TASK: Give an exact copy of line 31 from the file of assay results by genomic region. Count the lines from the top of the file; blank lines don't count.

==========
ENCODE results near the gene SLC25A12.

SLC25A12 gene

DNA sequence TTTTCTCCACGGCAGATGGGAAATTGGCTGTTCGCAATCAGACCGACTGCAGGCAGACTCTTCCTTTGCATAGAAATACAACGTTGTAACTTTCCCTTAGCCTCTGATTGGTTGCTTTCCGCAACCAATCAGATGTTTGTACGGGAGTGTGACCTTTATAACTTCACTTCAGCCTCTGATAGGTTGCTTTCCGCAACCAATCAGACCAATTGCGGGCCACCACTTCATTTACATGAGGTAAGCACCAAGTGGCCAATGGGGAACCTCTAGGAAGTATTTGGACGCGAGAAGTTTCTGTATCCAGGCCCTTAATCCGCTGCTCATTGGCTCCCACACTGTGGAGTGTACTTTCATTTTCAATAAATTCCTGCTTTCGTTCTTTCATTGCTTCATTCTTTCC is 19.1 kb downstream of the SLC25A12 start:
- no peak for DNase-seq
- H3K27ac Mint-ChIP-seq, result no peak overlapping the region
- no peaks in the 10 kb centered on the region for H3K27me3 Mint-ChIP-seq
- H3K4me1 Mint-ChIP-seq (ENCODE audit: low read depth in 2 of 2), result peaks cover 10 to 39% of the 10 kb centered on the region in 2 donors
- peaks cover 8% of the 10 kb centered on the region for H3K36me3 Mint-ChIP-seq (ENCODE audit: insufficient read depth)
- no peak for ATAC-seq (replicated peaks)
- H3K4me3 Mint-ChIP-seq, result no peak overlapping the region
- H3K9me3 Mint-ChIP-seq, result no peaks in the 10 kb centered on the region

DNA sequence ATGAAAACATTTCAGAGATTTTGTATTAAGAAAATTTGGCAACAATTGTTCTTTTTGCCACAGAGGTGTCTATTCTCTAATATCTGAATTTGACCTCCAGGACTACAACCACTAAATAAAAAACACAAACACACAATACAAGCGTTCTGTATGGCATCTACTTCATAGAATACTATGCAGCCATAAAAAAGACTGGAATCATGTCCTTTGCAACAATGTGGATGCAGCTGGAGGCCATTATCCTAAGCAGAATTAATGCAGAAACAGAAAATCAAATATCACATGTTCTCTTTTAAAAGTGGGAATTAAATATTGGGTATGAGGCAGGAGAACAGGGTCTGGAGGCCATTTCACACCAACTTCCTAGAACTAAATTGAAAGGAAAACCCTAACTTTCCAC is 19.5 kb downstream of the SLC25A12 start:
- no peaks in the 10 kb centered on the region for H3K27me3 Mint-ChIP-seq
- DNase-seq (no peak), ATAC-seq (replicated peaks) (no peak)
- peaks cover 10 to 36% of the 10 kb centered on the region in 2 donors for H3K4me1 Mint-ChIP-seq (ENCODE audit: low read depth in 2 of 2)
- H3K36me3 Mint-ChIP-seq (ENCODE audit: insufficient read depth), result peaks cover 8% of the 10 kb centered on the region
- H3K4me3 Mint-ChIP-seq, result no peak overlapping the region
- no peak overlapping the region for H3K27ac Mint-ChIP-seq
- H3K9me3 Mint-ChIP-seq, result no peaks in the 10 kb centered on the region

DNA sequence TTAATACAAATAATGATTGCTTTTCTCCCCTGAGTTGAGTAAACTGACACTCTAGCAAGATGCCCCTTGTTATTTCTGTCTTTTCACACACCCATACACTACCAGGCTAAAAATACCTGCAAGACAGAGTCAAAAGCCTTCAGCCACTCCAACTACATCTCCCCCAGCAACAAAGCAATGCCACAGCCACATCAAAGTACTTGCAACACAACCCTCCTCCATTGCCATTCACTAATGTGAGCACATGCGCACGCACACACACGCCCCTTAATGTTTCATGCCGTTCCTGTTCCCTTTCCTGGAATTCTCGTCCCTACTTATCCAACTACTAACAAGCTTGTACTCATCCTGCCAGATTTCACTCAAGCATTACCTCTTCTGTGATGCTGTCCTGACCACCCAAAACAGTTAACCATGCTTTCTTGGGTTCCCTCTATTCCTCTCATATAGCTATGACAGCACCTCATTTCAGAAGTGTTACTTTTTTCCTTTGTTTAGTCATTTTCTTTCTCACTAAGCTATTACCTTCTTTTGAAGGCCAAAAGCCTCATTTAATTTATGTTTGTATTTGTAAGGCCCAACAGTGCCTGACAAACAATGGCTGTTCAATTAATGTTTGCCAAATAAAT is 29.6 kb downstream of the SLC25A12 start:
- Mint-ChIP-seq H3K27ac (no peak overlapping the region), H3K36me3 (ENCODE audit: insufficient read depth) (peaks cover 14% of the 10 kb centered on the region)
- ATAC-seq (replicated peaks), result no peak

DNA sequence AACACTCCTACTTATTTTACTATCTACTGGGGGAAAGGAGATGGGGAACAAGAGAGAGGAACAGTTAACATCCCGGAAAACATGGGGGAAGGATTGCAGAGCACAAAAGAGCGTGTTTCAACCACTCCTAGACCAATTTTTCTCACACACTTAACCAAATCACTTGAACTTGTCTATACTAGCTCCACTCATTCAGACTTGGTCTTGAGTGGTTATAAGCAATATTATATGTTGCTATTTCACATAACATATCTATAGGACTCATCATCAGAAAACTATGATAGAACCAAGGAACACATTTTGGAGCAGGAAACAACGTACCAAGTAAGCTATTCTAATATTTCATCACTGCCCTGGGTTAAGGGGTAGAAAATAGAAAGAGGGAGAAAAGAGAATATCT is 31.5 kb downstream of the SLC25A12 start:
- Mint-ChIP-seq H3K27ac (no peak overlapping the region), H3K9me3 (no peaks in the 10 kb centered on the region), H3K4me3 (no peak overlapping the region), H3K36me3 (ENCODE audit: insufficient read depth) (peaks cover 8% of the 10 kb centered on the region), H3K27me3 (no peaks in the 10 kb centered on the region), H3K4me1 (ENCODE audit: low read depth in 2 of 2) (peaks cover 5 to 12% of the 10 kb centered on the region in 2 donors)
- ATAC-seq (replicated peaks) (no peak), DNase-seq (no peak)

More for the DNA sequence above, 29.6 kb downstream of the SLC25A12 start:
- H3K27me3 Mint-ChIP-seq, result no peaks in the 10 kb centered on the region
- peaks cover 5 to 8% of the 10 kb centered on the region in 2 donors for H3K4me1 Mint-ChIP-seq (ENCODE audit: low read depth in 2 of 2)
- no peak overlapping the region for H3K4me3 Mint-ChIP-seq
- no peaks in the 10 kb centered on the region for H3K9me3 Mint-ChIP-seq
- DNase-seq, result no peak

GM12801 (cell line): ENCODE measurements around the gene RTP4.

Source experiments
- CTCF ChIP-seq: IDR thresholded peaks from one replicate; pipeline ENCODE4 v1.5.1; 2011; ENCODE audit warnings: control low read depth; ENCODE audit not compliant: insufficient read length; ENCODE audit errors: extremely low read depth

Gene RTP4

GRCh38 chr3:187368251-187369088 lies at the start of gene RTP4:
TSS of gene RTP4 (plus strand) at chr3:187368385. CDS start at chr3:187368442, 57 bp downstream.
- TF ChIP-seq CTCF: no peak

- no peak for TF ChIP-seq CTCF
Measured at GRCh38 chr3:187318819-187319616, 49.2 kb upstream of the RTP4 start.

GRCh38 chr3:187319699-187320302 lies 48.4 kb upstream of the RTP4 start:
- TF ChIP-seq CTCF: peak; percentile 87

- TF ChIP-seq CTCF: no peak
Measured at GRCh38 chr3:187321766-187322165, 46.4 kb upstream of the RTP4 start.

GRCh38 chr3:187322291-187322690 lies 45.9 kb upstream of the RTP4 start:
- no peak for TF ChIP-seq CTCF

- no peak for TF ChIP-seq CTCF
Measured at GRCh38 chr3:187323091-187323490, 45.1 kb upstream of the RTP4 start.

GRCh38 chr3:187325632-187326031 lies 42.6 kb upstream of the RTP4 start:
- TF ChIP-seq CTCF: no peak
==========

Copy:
- DNase-seq, result no peak